Discovering the Political Other

I was asked about my journey of leaving the liberal bubble and discovering that the political Other isn’t evil.

It all started in 2017. After Trump got elected, I saw my side descend into insanity and start propagating the most deranged, ridiculous stories.

I listened, watched, fumed, and then suddenly wondered, “hey, what if it’s not the first time? What if other things are lies, too?”

So I started researching. In the past 2 years, I read maybe 50 or 60 books – full-length books, not articles – from the other side. And I’m very glad I did. I now know the alternative story on pretty much everything. Racism, the civil rights movement, Ruby Ridge, Bill Clinton, the Bushes, 1990s in NYC, FDR, OJ, LBJ. Even 18th century history. Even Sarah Palin. It’s fascinating because it’s all completely new to me. It’s like a whole different world out there.

This is not about agreeing or not. It’s about finding out that the other side isn’t composed of deranged, bigoted lunatics. There is a coherent, meaningful narrative about everything on the other side. My life has been enriched by this knowledge.

And I have to say that a whole bunch of these alternative stories make more sense than the ones that are the common wisdom on our side.

I think that everybody should familiarize themselves with the stories their political Other tells about any random 3 events or issues. A more nuanced worldview is always a great asset. It’s also fun because throughout the 60 books, I was constantly going, “oh, so this is how THEY see it! I had no idea!” It’s better than a mystery novel because there’s a revelation on every page.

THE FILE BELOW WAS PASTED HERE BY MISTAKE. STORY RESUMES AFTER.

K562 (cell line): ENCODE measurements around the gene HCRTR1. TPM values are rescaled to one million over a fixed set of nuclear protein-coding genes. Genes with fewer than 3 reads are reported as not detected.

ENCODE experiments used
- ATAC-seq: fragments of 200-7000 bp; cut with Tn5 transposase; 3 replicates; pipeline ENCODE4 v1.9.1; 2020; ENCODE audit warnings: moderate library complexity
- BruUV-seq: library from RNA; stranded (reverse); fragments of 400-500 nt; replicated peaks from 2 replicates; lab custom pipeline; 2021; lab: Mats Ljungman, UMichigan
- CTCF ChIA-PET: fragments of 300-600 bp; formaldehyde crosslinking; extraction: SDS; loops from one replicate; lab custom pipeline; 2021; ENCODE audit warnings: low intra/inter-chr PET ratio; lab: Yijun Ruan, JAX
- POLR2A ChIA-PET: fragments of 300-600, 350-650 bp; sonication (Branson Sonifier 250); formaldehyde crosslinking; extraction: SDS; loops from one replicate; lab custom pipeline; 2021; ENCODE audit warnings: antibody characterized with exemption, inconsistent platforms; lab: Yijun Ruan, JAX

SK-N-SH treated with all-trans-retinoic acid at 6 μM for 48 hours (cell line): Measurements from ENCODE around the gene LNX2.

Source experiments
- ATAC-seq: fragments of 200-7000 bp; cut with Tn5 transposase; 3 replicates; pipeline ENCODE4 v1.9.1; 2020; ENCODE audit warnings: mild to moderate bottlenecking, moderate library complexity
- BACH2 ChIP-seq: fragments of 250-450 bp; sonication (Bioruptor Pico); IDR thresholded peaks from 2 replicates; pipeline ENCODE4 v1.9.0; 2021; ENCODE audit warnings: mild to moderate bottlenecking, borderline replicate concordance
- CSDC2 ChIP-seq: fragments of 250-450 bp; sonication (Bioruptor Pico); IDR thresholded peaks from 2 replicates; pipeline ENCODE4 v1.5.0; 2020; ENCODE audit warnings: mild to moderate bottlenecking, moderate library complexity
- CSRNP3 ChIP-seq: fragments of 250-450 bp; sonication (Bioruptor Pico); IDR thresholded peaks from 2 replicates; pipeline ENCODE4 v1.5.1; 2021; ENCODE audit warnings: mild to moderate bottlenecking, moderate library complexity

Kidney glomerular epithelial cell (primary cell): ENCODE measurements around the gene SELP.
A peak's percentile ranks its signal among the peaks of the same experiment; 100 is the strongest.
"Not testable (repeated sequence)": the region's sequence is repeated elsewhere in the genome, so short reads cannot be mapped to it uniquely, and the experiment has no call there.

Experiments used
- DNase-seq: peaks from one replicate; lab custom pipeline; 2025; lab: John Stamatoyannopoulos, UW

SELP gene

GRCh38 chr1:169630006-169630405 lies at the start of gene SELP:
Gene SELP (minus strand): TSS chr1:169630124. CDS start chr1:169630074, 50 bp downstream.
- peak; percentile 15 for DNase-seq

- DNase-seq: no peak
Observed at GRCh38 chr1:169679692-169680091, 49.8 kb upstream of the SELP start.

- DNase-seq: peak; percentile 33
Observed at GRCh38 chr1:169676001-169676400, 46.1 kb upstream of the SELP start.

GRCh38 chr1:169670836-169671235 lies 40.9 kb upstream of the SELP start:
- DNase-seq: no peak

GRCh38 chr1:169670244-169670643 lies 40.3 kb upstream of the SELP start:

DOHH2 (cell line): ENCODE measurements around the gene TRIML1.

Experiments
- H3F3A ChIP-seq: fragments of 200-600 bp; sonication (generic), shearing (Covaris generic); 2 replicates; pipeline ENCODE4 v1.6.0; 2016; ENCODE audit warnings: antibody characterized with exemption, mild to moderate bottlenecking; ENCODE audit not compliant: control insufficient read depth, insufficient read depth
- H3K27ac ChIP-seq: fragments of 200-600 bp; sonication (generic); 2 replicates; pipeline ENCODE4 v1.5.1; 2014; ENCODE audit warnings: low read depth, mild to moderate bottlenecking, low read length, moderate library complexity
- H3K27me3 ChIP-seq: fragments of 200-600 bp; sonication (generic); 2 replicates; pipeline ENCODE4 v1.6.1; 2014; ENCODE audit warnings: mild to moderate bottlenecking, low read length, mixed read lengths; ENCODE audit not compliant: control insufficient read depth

If anybody has any suggestions on the popular conservative classics, do let me know. Who are considered the really scary ones?

70 thoughts on “Discovering the Political Other”

    1. That the Democrats opposed the civil rights every step on the way and only declared themselves to be huge anti-racists once all of the civil rights legislation was rammed through by Republicans.

      And more recently, Democrats have watered down the power of the civil rights movement by making it not about African Americans, a group with a uniquely righteous grievance, but about all sorts of whims of people who haven’t come close to suffering anything of what African Americans have historically suffered and still suffer.

      This last part speaks to me a lot, to be honest.

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      1. Oh, but that’s such a distortion, it’s silly. In the first place, the creator of the argument doesn’t know about the Dixiecrats, or expects the audience won’t. In the second, white people weren’t for civil rights, by and large, although you had some who were and who fought for them. But the movement was of African Americans and if memory serves they could not register to vote. And that argument you quote isn’t even about civil rights itself, it’s about Republican virtue signaling or something.

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        1. P.S. I had thought the argument from the other side was going to be an argument about why there shouldn’t have been a movement, or why it was bad, something like that.

          Re watering it down by making it not about … well, the movement for civil rights for African Americans was about civil rights for African Americans. You can’t “make it not about them”. Now there were other liberation movements, the women’s movement, the Chicano movement, the gay movement, and they really did take inspiration from the African American movement, but that didn’t make that civil rights movement not about African Americans.